2. Design good electoral systems that reward moderation
    3. Promote good civil society [with a warning there, that not all “civil society” is in fact good.]
    4. Control hate speech
    5. Adopt conflict-reducing economic policies
    6. The common denominator: Rebuild effective state institutions

This list is, in my judgment, an excellent one. Of these steps, the US occupation authorities in Iraq only ever really tried to work on #2– by using a p.r. system instead of a winner-takes-all system. Meantime, they were acting determinedly against Paris’s recommendations as regards #1, #5, and especially #6.
I readily confess that back in 2004, when Sistani was calling for quick elections as a way to facilitate the quick exit of the US troops from the country I thought that was a good idea (and wrote so, many times, here on JWN.) However, it is now quite clear that that whole string of electoral “events” that were orchestrated by the occupation authorities between then and December 2005 never resulted in brokering and cementing the key political compact required within Iraq; nor did they succeed in providing a basis for the rebuilding of effective national institutionshin the country; and nor, finally, did they pave the way (as Sistani had hoped) for a speedy and orderly withdrawal of the US occupation presence from the country.
Back in 2004, I had hoped that speedy elections inside Iraq could play the same role there– in helping to midwife a basically peaceful transition from a non-representative, minority regime to one of full one-person-one-vote democracy– that nationwide elections had played in midwifing an transition of just such a nature in South Africa, back in 1994.
I think that far and away the main factor that was missing in Iraq in 2004 and since, that had been present in SA in 1993-1994, was a substantial degree of insulation of the country’s national politics from any influences from outside, meaning that all the players within the South African system realized that, for their own longterm survival, they needed to find a way to deal with each other, without having any option of using an outside force as a crutch. There were other differences, too, of course; but that was certainly the main one.
So now, all these three main challenges for Iraqis still remain: to find that internal political compact; to rebuild the country’s institutions; and to get rid of the occupying forces.
Right now, it does look as if, acting from purely domestic-US political motivations, the Bush administration may well be planning at least a substantial drawdown of the US deployment within Iraq. (And if we anti-occupation forces can keep up our pressure, there’s a good chance we can force them to undertake a complete withdrawal fairly soon, too?) So as the US footprint within Iraq shrinks, will the political forces inside Iraqi society be able to find the national-level internal political compact that will allow them to start rebuilding their country together? I certainly hope and pray that this is still possible. It won’t be easy– mainly because of the terrifying divisiveness that the US presence there has sown over the past 42 months.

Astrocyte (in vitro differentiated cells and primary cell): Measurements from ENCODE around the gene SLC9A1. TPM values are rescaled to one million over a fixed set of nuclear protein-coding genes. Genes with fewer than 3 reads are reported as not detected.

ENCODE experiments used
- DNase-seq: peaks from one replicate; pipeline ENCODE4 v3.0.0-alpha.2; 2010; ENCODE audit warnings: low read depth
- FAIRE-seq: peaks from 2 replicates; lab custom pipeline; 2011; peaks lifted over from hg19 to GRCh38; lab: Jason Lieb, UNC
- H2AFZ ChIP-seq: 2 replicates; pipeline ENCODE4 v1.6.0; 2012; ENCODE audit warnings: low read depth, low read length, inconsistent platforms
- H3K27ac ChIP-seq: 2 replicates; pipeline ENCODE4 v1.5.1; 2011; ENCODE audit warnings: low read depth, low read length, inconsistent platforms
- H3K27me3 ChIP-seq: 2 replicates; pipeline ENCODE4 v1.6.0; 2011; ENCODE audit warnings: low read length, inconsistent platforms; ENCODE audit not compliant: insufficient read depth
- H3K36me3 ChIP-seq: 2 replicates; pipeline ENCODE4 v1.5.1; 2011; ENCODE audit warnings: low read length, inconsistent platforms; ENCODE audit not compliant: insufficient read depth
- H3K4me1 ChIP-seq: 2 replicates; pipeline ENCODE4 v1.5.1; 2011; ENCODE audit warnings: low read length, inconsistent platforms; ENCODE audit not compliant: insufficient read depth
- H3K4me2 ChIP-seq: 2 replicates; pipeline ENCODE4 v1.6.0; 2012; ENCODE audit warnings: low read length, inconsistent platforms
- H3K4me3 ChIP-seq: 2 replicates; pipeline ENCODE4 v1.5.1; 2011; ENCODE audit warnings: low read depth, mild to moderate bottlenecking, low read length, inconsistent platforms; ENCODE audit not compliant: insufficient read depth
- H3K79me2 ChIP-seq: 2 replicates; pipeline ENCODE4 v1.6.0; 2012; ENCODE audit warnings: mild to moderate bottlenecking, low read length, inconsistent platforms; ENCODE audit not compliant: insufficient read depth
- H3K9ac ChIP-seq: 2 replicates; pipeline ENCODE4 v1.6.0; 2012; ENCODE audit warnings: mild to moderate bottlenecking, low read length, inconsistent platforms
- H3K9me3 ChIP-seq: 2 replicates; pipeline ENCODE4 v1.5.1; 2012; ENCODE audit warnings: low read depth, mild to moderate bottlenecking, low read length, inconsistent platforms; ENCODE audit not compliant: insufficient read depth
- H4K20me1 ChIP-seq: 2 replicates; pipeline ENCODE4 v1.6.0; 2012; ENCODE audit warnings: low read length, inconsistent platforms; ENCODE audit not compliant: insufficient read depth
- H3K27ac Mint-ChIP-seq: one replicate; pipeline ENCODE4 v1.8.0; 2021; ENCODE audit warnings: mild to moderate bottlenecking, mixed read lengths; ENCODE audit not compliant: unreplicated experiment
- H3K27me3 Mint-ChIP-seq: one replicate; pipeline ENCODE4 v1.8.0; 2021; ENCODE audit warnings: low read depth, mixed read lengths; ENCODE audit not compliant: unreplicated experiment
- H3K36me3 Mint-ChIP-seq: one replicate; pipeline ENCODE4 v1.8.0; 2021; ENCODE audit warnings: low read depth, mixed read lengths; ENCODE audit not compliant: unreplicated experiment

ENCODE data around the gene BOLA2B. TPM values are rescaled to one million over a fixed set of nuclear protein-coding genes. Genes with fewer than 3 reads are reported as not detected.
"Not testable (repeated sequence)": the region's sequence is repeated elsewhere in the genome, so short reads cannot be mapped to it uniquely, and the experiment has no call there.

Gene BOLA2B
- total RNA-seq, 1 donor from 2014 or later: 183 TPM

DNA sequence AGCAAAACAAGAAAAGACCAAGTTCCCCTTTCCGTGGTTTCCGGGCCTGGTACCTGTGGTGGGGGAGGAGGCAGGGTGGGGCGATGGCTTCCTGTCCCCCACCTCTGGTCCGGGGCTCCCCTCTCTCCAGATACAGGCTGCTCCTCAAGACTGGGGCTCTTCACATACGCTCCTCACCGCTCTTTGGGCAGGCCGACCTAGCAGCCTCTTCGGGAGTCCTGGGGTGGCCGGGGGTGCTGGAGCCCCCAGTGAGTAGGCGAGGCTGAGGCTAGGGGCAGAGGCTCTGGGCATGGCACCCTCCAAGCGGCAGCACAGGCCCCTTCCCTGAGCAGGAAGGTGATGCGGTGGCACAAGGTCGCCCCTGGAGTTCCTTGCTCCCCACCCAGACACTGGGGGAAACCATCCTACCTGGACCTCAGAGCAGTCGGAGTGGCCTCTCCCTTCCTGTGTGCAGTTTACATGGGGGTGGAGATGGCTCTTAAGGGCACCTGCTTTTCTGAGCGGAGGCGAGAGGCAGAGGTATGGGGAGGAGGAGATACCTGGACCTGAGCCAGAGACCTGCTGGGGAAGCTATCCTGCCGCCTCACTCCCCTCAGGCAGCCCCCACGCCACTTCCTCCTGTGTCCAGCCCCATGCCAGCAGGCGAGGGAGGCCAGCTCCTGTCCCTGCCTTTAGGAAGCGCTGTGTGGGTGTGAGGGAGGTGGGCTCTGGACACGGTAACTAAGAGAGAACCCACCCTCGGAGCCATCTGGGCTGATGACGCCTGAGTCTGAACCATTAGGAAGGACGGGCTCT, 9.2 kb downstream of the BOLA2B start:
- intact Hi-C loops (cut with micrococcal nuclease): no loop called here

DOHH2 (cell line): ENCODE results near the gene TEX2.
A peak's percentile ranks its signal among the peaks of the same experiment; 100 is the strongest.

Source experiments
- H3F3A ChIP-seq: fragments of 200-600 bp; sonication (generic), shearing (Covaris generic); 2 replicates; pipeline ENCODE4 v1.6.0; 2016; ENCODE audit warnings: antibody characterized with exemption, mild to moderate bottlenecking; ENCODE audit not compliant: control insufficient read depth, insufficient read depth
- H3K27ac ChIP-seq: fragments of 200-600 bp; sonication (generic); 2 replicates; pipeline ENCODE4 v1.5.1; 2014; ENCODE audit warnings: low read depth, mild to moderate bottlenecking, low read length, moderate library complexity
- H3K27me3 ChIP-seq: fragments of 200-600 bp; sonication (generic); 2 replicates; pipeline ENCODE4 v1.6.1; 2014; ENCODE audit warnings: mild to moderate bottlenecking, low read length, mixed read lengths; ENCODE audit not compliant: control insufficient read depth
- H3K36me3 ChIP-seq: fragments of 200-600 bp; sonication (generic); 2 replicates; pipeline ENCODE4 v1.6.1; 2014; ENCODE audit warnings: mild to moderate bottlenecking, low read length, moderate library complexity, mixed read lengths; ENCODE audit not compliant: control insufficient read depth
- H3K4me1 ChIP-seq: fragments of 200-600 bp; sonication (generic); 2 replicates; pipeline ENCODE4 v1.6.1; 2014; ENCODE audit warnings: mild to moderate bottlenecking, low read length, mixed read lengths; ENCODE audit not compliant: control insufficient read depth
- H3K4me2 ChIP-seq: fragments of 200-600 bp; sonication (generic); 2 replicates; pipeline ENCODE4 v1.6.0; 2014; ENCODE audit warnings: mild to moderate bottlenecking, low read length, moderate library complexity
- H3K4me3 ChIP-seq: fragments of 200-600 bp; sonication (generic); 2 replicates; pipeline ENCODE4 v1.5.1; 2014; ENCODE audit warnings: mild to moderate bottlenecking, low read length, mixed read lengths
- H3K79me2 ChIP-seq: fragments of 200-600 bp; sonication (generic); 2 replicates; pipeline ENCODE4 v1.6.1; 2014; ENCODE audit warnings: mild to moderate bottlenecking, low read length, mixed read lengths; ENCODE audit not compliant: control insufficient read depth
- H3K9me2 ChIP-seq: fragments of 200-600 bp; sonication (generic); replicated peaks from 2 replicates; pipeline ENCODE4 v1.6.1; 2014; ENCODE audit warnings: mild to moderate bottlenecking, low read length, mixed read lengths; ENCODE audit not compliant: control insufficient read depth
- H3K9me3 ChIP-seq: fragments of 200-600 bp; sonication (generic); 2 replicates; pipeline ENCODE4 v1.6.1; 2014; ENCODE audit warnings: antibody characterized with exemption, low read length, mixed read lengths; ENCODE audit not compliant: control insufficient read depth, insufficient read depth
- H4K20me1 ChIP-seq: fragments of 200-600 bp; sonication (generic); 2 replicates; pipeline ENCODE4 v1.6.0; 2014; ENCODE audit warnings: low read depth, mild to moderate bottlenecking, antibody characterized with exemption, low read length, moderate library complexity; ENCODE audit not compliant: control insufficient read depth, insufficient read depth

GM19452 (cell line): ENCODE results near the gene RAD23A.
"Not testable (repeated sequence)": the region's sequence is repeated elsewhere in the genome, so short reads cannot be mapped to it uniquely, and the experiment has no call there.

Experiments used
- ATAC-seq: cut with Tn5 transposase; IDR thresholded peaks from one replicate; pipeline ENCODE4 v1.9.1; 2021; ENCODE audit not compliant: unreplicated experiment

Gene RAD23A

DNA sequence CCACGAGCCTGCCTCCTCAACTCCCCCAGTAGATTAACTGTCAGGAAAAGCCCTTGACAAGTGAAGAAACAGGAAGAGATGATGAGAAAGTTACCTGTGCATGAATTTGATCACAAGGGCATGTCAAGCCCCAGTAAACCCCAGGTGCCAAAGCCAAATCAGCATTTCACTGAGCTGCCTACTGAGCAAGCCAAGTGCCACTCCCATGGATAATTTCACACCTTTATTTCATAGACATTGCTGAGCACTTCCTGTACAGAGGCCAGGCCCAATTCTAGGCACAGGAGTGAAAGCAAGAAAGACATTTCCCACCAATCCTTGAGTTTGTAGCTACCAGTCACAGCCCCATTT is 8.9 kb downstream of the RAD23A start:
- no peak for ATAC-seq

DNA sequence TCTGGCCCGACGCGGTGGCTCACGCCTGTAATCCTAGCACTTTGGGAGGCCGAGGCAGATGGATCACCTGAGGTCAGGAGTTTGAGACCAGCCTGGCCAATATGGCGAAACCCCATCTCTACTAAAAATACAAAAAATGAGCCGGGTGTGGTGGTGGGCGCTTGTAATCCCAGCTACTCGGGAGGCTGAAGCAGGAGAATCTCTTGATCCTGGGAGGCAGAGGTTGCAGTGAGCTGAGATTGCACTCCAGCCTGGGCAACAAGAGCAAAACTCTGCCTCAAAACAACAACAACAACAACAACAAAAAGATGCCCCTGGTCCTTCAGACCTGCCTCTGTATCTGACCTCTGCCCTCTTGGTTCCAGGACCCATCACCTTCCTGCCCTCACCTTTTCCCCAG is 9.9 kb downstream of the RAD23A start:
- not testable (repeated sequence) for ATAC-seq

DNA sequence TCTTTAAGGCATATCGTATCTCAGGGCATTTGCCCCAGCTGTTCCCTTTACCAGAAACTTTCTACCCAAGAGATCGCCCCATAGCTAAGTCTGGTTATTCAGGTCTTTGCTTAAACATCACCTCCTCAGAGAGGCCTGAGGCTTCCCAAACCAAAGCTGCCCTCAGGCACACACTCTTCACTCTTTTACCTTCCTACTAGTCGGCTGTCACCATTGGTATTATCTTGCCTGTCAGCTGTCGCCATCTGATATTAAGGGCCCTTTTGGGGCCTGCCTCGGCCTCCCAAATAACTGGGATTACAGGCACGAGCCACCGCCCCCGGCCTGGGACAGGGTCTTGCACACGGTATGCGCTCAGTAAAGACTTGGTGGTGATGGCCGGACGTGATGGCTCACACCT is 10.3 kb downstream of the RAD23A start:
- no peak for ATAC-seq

But it’s not impossible.
And then, once Iraqis have made some good progress in rebuilding their core national institutions, perhaps one day in the future they can have some truly democratic national elections, whenever they themselves are ready for them… And by “truly democratic elections”, I’m not just referring to procedural issues like the nature of the electoral system or whether all parties have been given a fair chance at campaigning… I’m talking about elections that are not held under the heel of an occupying army, and elections that generate a national leadership that is connected to, and will accountably assume responsibility for a set of real, existing instruments of national governance.
As opposed to all the Potemkin elections that have been held in the occupied country so far.

Birth pangs or an abortion, Condi?

Writing as someone who has delivered, and raised, three healthy children (thank G-d), and as someone who knows the difference between “birth pangs” and an abortion, I feel I need to tell Condoleezza Rice (no known kids, no known abortions) that what Israel has been doing in Lebanon and occupied Palestine with the so far unquestioning support of the US government is much more like a series of abortions of democracy than like any “birth pangs” of democracy.
I am particularly concerned about what has been going on in Palestine, almost unremarked by the MSM in a United States that continues to give Israel unbelievably generous funding and political support, even while it continues its assault against the residents of Gaza and the West Bank. We can recall that in January 2005 these Palestinians went to the polls and held a free and fair election in which they elected Mahmoud Abbas to be President; and in January 2006 they held a second free and fair election in which they elected a Hamas-dominated parliament into office…
In recent weeks, a total of 40 of the elected Palestinian legislators (out of 128) and five government ministers have been arrested by Israel, and today an Israeli court brought some very evidently politicized charges against the previously arrested speaker of the Palestinian legislature, Dr. Abdel-Aziz Dweik.
Birth pangs– or abortion?
The Palestinian Center for Human Rights has this depressing report about the IOF’s major rights abuses against the Palestinians in the period 10-16 August, and also 25 June through August 16.